Woman killed after sticking head out train window

 

News article: Woman killed after sticking head out train window

A woman who stuck her head out of a high-speed train window was killed by an overhanging tree branch, an inquest jury in the UK concluded.

  freightgate Minister for Railways

Location: Albury, New South Wales
Droplight windows is a new concept and term for me.

Woman killed after sticking head out train window

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  GoldenGirl Junior Train Controller

Droplight windows is a new concept and term for me.

Woman killed after sticking head out train window
freightgate
The type of window that opens downwards into the door. Used on older style carriages.
  route14 Chief Commissioner

If the set has openable windows, it's nowhere near high speed.
  KRviator Moderator

Location: Up the front
If the set has openable windows, it's nowhere near high speed.
route14
Better tell the Poms that. It was on a BR MkIII coach that makes up the bulk of their HST fleet...
  SinickleBird Assistant Commissioner

Location: Qantas Club at Mudgee International Airport
Not sure changing the colour of the “do not poke head out of the window” sign would help someone under the influence of alcohol.

Regrettably, you need to engineer against stupid behaviour these days. Which means locked doors and sealed windows. Perhaps also some kind of seat-restraints as used on theme park rides. Cages for passengers under the affluence of incohol.
  Graham4405 The Ghost of George Stephenson

Location: Dalby Qld
Cages for passengers under the affluence of incohol.
SinickleBird
Perhaps doors that only open while the train is moving at speed for such people? Laughing
  KRviator Moderator

Location: Up the front
Perhaps doors that only open while the train is moving at speed for such people? Laughing
Graham4405
I've never understood this method of "open window - stick arm through - grab exterior handle - open door" that BR engineering thought was an acceptable solution to getting off a train.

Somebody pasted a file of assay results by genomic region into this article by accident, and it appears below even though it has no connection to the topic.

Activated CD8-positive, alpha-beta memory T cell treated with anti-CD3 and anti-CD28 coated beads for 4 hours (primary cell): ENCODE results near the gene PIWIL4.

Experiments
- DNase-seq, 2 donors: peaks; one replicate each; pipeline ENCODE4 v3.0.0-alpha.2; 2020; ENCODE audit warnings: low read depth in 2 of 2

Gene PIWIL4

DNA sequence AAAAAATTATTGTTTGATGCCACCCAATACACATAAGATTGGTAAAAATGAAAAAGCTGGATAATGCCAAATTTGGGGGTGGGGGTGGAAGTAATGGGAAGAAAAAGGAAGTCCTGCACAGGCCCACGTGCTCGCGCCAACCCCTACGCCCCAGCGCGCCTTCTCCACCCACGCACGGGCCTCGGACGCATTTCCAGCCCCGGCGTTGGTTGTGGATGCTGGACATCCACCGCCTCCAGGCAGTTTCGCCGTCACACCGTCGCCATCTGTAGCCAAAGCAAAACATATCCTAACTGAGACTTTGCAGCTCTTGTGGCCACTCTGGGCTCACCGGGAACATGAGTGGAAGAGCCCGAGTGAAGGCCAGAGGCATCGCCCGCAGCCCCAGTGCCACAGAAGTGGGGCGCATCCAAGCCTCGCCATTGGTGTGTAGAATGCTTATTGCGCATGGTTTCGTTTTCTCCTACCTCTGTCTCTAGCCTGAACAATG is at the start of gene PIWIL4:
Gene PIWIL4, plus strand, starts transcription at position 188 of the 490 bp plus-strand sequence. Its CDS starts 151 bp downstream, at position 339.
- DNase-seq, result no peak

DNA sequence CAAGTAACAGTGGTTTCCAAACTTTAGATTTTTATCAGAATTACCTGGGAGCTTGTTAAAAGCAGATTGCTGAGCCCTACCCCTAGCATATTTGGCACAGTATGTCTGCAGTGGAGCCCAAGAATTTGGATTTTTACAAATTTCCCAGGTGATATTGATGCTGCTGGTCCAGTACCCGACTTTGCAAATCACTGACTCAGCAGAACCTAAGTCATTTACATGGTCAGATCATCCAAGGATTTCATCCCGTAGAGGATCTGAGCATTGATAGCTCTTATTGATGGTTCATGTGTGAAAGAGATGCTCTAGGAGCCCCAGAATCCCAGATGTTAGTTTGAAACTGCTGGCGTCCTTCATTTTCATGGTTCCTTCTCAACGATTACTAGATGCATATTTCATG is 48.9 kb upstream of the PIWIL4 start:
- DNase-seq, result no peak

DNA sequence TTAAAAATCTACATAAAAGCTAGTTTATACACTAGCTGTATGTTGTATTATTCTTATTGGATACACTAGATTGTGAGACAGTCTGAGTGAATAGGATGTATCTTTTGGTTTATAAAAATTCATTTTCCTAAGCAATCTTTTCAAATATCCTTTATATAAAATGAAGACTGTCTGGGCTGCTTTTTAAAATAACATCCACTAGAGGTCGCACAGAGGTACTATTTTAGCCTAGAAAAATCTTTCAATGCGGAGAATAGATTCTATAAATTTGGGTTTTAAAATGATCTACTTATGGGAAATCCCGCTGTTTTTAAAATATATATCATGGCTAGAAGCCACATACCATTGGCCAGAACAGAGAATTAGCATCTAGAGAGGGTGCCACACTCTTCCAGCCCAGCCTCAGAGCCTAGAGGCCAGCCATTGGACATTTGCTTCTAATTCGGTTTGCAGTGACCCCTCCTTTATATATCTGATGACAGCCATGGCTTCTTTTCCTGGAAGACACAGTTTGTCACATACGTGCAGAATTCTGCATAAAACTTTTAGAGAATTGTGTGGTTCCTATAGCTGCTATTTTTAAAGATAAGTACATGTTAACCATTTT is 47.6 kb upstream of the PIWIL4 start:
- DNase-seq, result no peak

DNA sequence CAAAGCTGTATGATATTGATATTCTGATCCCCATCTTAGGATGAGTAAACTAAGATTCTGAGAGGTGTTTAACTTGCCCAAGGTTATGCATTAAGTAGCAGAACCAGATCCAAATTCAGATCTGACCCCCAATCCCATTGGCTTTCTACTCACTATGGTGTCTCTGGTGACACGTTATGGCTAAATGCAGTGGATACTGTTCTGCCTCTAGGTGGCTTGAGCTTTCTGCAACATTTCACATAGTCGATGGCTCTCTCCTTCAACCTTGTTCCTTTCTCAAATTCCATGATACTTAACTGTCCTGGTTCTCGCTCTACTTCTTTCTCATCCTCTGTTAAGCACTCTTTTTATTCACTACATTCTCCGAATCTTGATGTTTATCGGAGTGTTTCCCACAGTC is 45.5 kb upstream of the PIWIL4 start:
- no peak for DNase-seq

I mean, I get that they invented the train, heck even the language but surely, someone at BR engineering would have asked the question "Why don't we put a handle on the inside of the door too?"
  justapassenger Minister for Railways

Perhaps doors that only open while the train is moving at speed for such people? Laughing
I've never understood this method of "open window - stick arm through - grab exterior handle - open door" that BR engineering thought was an acceptable solution to getting off a train.

I mean, I get that they invented the train, heck even the language but surely, someone at BR engineering would have asked the question "Why don't we put a handle on the inside of the door too?"
KRviator
BREL did put inside handles on the doors in the original Mk3 build.

BR management decided to remove them and plate over where they had been (and place subsequent orders without them) because - and this is the strange part - they thought it would be safer without them!

The UIC standard door locking mechanism already in use all over Europe was not an option because BREL had a big Not Invented Here problem.
  YM-Mundrabilla Minister for Railways

Location: Mundrabilla but I'd rather be in Narvik
'... The UIC standard door locking mechanism already in use all over Europe was not an option because BREL had a big Not Invented Here problem. ... '

BR is not alone with the 'not invented here' problem .....................
It spread to the Colonies long ago and persists to this day. Rolling Eyes
  Nightfire Minister for Railways

Location: Gippsland
If the set has openable windows, it's nowhere near high speed.